The broadcaster has begun to warn more than 1.5M viewers in 14 markets that its stations could disappear from Time Warner Cable and Bright House Network systems at the end of next week unless the companies reach a new …
It will take years before most ad sales will hit the peaks that TV stations saw in 2007, Moody’s Investors Service analyst Carl Salas says this morning in an industry report. Local businesses have been slow to increase their spending after the economy tanked in 2008 and 2009 — and now broadcasters must compete for those dollars against websites, social media, digital displays and other emerging media. Sure, stations will see some extra cash from retransmission consent deals with pay TV providers. But it won’t be a windfall: Major networks are demanding reverse compensation agreements from their affiliates, giving the national broadcasters much of the dough collected by the stations that they used to pay to carry their programs.
UPDATE, 2 PM: The market deteriorated as the day wore on, continuing the worst market slump since 2008. The Dow Jones U.S. Broadcasting and Entertainment Index closed down 7.3% — exceeding the 5.6% decline in the Dow Jones Industrial Average, 6.7% drop in the Standard & Poor’s 500, and 6.9% fall at NASDAQ. CBS’ -10.3% slide made it the leading loser among media’s Big Guns. It was followed by News Corp (-7.7%), Viacom (-7.1%), Comcast (-6.6%), Sony (-6.4%), Disney (-6.1%), and Time Warner (-5.8%).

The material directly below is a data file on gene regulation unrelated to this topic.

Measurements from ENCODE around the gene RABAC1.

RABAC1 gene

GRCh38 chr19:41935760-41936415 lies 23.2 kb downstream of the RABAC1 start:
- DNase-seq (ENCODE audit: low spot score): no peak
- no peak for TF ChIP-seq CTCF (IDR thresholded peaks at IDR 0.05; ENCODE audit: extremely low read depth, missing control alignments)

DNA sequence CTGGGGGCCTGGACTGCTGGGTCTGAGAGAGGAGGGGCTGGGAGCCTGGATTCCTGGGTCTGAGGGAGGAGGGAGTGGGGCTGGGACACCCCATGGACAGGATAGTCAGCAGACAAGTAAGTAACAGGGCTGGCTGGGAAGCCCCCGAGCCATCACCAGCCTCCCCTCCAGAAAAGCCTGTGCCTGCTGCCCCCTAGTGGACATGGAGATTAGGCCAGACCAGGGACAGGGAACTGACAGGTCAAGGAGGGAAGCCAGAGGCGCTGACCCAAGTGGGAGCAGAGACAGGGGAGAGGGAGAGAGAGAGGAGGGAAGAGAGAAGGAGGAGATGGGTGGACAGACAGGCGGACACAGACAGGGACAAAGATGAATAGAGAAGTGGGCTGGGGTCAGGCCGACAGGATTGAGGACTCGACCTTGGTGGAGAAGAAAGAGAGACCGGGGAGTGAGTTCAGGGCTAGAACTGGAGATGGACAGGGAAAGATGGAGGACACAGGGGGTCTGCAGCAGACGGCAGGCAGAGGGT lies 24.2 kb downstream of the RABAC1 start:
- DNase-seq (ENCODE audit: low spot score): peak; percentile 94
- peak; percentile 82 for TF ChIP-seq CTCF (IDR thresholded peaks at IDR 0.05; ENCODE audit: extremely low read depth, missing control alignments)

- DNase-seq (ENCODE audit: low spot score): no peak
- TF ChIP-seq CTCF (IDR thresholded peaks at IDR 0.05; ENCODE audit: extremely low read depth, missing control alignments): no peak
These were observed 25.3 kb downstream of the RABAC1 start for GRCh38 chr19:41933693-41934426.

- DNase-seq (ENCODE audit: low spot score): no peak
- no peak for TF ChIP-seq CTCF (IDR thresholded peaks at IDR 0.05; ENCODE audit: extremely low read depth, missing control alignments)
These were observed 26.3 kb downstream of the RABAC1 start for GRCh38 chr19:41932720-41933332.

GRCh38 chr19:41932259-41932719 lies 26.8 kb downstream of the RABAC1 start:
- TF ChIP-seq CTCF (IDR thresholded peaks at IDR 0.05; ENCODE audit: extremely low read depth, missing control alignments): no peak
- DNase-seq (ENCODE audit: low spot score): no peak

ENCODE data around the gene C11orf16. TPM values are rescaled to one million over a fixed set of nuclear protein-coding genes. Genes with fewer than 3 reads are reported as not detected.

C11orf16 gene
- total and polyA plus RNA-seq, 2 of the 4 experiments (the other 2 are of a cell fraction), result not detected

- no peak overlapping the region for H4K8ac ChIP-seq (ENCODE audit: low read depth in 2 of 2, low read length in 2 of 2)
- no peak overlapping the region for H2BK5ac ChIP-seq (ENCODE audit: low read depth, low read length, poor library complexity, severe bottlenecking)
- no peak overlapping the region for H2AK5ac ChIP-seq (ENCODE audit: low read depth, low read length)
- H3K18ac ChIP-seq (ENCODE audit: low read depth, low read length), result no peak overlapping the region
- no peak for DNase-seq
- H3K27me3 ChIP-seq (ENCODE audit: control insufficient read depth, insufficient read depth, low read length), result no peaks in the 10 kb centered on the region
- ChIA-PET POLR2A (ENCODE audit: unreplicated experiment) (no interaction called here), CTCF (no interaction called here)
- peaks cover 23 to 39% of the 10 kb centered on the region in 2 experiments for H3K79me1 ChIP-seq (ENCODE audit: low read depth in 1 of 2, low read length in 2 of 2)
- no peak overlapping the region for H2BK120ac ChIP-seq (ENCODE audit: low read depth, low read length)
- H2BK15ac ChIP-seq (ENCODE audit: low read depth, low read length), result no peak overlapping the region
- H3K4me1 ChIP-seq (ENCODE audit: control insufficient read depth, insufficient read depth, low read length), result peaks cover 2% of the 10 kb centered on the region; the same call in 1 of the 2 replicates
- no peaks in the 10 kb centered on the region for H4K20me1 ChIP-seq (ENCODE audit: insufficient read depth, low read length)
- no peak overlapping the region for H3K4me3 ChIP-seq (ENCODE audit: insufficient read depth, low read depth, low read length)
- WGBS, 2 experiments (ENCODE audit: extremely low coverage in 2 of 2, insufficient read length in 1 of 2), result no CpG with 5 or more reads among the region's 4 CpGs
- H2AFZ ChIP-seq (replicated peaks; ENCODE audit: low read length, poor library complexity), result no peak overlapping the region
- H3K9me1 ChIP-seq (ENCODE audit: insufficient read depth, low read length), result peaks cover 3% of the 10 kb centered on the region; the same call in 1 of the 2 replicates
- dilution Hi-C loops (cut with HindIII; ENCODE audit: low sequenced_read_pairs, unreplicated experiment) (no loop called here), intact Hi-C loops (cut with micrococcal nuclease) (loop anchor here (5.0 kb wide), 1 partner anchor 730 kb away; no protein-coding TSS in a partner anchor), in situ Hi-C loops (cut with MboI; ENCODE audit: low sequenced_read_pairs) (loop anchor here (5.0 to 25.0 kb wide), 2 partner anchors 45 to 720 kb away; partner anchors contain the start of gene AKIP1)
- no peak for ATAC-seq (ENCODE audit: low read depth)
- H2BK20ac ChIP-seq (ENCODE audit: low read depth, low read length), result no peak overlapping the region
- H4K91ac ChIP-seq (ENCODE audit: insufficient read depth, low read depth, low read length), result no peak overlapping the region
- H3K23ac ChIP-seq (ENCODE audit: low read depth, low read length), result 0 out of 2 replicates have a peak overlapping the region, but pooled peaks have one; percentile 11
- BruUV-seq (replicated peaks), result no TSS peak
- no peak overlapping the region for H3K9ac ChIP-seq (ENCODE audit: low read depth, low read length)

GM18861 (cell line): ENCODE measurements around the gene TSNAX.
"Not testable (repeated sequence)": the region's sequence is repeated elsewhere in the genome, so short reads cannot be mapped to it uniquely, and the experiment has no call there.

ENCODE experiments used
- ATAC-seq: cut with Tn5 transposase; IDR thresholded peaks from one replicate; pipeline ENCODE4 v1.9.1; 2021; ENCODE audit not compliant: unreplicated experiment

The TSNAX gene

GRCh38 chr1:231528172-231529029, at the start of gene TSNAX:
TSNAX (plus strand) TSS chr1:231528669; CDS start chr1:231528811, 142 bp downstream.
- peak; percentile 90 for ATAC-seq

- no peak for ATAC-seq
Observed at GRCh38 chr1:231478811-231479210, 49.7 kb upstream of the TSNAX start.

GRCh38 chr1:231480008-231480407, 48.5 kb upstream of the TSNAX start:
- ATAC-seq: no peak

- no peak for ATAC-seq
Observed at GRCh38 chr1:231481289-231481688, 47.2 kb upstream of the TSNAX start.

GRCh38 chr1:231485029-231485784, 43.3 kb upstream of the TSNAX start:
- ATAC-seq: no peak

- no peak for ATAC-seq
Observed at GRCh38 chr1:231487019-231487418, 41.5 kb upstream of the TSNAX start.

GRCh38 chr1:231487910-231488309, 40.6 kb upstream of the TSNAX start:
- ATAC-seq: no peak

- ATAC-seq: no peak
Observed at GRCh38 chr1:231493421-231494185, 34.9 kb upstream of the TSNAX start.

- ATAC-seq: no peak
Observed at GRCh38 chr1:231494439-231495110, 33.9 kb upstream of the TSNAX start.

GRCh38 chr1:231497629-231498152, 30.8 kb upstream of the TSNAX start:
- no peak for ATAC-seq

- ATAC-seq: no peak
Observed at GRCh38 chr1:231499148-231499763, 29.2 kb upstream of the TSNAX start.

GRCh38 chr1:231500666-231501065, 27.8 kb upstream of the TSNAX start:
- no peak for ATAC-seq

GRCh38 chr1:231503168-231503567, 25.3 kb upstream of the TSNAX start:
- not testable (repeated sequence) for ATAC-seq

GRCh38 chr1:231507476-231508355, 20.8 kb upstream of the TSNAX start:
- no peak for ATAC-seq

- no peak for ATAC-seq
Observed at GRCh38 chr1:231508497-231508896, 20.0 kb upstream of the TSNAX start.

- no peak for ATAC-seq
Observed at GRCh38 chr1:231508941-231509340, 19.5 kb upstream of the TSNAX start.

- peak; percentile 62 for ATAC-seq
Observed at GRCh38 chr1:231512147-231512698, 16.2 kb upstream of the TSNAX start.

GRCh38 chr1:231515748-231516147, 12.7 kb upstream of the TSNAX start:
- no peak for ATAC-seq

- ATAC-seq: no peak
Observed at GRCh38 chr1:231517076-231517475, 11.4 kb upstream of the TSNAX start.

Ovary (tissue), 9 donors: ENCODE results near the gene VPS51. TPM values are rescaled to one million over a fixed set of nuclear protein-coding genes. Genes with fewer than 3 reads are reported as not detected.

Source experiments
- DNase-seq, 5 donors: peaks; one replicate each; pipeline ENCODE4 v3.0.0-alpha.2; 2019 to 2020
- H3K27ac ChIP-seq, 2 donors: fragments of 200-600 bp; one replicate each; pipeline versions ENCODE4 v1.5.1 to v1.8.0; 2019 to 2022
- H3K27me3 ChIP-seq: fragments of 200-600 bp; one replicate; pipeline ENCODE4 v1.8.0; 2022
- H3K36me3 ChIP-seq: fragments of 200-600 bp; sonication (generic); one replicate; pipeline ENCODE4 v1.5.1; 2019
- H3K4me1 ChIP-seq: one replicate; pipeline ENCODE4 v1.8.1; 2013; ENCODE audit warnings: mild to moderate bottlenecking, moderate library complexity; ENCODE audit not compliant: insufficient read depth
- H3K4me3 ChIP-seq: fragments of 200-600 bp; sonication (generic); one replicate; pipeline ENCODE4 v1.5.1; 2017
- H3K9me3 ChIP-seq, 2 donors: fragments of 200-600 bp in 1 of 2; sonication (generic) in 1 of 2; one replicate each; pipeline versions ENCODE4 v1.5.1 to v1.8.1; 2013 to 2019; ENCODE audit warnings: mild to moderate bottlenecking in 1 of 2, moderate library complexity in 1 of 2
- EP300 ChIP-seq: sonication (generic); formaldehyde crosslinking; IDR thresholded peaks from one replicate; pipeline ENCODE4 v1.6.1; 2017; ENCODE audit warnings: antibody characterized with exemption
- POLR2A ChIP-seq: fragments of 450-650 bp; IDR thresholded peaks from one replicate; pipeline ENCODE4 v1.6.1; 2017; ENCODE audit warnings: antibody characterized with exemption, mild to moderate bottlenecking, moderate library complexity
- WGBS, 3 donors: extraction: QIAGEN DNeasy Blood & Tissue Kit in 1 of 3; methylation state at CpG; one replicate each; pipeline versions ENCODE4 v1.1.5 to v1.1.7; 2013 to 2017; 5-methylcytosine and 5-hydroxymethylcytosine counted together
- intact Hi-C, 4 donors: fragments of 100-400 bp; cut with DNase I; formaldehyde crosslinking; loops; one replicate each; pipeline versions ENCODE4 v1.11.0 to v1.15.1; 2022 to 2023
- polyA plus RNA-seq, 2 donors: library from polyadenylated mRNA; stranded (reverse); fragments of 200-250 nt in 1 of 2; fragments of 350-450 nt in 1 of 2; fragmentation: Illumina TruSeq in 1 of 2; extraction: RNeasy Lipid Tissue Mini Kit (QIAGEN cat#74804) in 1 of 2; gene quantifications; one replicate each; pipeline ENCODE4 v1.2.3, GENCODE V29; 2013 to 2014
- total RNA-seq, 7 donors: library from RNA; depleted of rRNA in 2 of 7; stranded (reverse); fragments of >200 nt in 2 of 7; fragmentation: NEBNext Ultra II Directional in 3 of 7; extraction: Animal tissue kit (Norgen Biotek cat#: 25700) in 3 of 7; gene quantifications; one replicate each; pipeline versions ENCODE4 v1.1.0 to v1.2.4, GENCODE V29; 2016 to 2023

Double-digit losers include AMC Networks (-12.8%), LIN TV (-12.7%), Sirius XM (-12.7%), RealD (-12.6%), Cumulus Media (-11.9%), TiVo (-11.4%), Entercom (-10.9%), Westwood One (-10.8%), and E.W. Scripps (-10.3%). Those losing at least 9% include National CineMedia, Dish Network, Arbitron, Sinclair Broadcasting, Rovi, Outdoor Channel, Crown Media, Electronic Arts, Cablevision, and Coinstar.